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Medical trials for kids don't always match global needTuesday, December 17, 2013
By Andrew M. Seaman
NEW YORK (Reuters Health) - Research trials that evaluate drugs and other treatments for children don't always align with needs around the world, according to a new analysis.
Researchers compared trials registered on a U.S. government website to the burden of 21 diseases found in countries around the world. They found that what was being researched was only moderately tied to what trials are needed.
"In pediatrics in general, there is a paucity of the information available to us on how to use drugs and interventions," Dr. Florence Bourgeois told Reuters Health.
Bourgeois is the study's lead author and an assistant professor at Harvard Medical School in Boston.
"We decided to look at if the resources we do have available and the trials that are being conducted are addressing the areas of greatest needs," she said.
Historically, children have been underrepresented in trials that evaluate the safety and effectiveness of drugs (see Reuters Health article of Jul. 24, 2012 here: http://reut.rs/18UoeRM.
Dr. Kenneth Mandl, the study's senior author, told Reuters Health that not evaluating drugs in children leads doctors to prescribe medicine "off label," which means it's ordered to treat someone or something other than its approved use.
"It's very important to look at the distribution of what is being done versus the needs," Mandl, a professor at Harvard Medical School, said.
For the new study, the researchers compared all studies that evaluated a drug or treatment in people younger than 18 years old and were started after 2006 and registered on ClinicalTrials.gov by May 2, 2012.
The trials were separated by subject area - such as injuries or infectious diseases. They were then compared to global rates of those diseases as measured by the World Health Organization (WHO).
Overall, the researchers compared 5,373 trials registered on the website to global rates of 21 different conditions. They found that the registered trials moderately matched the global disease burden.
For example, based on how many kids are affected by neuropsychiatric disease - such as mood and behavior disorders, the researchers estimated an excess of 524 trials for that condition.
On the other hand, injuries were the most understudied condition. The researchers estimated there was a deficit of 260 trials for that category.
For some conditions like genitourinary disease, which includes kidney failure, the registered trials matched the global disease burden.
When the researchers divided countries into high-, middle- and low-income categories, the imbalances between disease burden and expected number of trials varied, with the greatest disconnect seen in poor countries.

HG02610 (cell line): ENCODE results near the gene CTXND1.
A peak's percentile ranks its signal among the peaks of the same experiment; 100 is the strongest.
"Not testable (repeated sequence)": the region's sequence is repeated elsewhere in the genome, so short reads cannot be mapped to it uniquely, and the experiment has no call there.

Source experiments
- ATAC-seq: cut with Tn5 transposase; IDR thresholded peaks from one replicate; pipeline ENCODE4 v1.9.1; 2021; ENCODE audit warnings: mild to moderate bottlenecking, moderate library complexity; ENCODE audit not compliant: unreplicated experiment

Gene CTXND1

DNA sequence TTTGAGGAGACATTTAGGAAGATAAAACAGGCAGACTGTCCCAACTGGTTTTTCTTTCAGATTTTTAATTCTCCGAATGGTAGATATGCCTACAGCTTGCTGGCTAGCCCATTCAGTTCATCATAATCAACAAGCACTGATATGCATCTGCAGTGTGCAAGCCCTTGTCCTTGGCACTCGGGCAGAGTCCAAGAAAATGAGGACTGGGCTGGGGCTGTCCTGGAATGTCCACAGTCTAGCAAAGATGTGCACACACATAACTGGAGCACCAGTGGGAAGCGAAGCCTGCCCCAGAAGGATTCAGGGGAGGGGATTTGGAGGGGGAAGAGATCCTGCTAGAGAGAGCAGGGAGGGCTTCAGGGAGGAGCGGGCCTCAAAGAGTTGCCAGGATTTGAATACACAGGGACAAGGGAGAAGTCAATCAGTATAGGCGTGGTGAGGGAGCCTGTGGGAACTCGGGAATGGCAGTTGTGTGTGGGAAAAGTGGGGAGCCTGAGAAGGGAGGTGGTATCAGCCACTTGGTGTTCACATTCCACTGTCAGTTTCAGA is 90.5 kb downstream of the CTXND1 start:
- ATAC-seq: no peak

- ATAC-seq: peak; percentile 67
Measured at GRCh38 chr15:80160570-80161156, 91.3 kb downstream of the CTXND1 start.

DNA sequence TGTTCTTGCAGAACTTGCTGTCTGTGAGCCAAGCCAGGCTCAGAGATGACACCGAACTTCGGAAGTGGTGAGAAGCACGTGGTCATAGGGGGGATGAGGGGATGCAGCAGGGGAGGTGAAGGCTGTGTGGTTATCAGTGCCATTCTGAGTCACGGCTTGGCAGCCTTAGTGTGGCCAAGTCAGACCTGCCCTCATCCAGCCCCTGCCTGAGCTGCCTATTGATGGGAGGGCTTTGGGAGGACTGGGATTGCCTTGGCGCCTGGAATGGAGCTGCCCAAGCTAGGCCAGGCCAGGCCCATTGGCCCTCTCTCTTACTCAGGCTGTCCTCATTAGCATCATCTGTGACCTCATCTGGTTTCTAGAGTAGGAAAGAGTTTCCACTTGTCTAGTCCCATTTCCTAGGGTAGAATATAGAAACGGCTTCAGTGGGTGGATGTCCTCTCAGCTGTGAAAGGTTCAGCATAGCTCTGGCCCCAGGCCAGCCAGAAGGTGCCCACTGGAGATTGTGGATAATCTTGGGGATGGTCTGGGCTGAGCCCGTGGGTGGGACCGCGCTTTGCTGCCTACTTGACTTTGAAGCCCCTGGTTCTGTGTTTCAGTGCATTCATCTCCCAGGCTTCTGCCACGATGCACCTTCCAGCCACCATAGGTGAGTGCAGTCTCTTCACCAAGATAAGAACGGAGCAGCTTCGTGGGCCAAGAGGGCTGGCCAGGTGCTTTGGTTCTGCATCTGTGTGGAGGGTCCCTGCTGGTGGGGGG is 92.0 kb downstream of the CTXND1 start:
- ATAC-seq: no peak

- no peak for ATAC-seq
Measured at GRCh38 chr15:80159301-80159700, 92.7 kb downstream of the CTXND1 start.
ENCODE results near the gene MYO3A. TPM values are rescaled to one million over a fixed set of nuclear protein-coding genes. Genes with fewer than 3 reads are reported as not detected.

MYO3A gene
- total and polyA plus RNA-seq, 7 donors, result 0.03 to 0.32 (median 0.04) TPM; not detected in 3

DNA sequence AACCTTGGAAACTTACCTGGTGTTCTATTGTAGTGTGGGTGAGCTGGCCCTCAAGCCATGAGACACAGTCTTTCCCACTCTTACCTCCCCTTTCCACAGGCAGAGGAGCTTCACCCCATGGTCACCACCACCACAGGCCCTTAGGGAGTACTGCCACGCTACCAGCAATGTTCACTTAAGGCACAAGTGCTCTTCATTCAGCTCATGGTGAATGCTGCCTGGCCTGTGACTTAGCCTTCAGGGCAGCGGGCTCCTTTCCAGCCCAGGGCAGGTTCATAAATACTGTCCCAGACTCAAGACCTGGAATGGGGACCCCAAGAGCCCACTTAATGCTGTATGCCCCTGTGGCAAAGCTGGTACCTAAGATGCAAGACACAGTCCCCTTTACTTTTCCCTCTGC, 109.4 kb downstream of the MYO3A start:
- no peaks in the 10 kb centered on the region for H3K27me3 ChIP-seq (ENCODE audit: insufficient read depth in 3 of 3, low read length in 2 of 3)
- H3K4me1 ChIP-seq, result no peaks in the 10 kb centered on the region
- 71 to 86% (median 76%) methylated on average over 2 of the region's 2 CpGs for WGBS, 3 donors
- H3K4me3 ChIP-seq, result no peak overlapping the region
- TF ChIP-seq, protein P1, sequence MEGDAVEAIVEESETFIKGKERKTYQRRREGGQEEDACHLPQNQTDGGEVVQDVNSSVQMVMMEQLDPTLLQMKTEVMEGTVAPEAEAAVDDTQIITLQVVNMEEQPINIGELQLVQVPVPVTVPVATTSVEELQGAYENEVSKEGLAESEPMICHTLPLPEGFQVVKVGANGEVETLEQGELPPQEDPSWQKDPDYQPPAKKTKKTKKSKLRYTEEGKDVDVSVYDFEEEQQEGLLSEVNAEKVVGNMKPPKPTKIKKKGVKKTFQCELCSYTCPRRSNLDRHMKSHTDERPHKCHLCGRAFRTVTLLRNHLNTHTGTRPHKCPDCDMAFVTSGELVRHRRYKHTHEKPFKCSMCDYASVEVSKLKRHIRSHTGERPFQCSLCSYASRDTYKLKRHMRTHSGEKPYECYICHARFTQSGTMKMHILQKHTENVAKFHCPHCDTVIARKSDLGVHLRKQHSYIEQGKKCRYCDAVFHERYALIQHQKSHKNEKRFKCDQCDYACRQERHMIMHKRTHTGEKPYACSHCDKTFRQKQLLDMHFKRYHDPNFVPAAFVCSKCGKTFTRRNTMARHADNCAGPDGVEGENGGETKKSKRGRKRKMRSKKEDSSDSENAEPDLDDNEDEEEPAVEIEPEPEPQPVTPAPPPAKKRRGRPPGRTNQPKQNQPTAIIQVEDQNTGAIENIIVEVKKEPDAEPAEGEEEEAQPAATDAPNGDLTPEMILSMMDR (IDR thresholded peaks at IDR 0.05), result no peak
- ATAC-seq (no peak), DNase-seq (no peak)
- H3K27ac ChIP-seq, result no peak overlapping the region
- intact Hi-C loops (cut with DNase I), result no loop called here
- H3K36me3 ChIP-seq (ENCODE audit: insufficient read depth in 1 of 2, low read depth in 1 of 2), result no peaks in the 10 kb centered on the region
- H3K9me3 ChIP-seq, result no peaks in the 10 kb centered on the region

In addition, despite 79 percent of the research occurring in high-income countries overall, those countries only made up about 2 percent of the global disease burden, the authors write in the journal Pediatrics.
Meanwhile, low-income countries represented 73 percent of the disease burden, but only 7 percent of the research took place there.
"We have this laissez-faire attitude of how health research will precede - that companies, government and foundations will identify the most important areas to do trial and analyses," Dr. Clay Johnston said. "This type of research shows that doesn't happen as well as we'd like."
Johnston is the associate vice chancellor of research at the University of California, San Francisco. He was not involved in the new study, but previously examined research funding compared to global disease burden.
He told Reuters Health that research is typically driven by industry and the overrepresentation and underrepresentation of trials for certain conditions may represent where there are markets for drugs.
For example, the new study showed a surplus of trials for neuropsychiatric conditions, which may be treated by a multitude of different medications. The deficit of trials for poor nutrition may represent an area where there is no market for those companies.
"Those are areas that tend to be neglected unless they're picked up by organizations," Johnston said. He added that the new report may be useful to nonprofit organizations that conduct research in those neglected areas.
"It empowers them and reminds the rest of us how important they are and how useful it is for them to work in these areas," he said.
Bourgeois said it's possible to monitor these estimates over time with the data from ClinicalTrials.gov.
"We really need to focus on using our resources most effectively and where there is room for improvement," she said.
But Johnston said it's difficult to simply shift funding toward neglected areas, because there is also promising and needed research being conducted in overrepresented areas.
He said the new study is more of a report card that shows interesting information "to take a step back and ask globally, ‘how are we doing?'"
SOURCE: http://bit.ly/1elR6XG Pediatrics, online December 16, 2013.
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